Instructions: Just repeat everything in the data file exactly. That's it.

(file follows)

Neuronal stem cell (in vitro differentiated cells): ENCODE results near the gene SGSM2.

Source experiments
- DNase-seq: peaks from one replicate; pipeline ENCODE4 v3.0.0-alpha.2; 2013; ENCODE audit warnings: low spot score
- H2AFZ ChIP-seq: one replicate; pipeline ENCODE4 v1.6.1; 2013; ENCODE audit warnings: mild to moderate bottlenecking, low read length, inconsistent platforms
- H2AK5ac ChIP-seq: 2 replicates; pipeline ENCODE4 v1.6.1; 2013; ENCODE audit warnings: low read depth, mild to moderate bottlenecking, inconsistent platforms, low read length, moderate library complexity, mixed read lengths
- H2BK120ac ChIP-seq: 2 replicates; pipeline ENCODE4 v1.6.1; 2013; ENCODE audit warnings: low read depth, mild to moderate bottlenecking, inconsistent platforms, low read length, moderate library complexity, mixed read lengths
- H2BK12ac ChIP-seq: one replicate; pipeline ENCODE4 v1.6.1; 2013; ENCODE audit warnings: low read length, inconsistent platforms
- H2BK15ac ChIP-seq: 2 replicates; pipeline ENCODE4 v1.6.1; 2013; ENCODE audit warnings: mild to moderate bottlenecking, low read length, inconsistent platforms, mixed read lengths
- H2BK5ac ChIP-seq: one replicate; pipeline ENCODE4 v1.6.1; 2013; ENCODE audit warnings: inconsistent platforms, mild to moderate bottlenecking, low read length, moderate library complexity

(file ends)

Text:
Neuronal stem cell (in vitro differentiated cells): ENCODE results near the gene SGSM2.

Source experiments
- DNase-seq: peaks from one replicate; pipeline ENCODE4 v3.0.0-alpha.2; 2013; ENCODE audit warnings: low spot score
- H2AFZ ChIP-seq: one replicate; pipeline ENCODE4 v1.6.1; 2013; ENCODE audit warnings: mild to moderate bottlenecking, low read length, inconsistent platforms
- H2AK5ac ChIP-seq: 2 replicates; pipeline ENCODE4 v1.6.1; 2013; ENCODE audit warnings: low read depth, mild to moderate bottlenecking, inconsistent platforms, low read length, moderate library complexity, mixed read lengths
- H2BK120ac ChIP-seq: 2 replicates; pipeline ENCODE4 v1.6.1; 2013; ENCODE audit warnings: low read depth, mild to moderate bottlenecking, inconsistent platforms, low read length, moderate library complexity, mixed read lengths
- H2BK12ac ChIP-seq: one replicate; pipeline ENCODE4 v1.6.1; 2013; ENCODE audit warnings: low read length, inconsistent platforms
- H2BK15ac ChIP-seq: 2 replicates; pipeline ENCODE4 v1.6.1; 2013; ENCODE audit warnings: mild to moderate bottlenecking, low read length, inconsistent platforms, mixed read lengths
- H2BK5ac ChIP-seq: one replicate; pipeline ENCODE4 v1.6.1; 2013; ENCODE audit warnings: inconsistent platforms, mild to moderate bottlenecking, low read length, moderate library complexity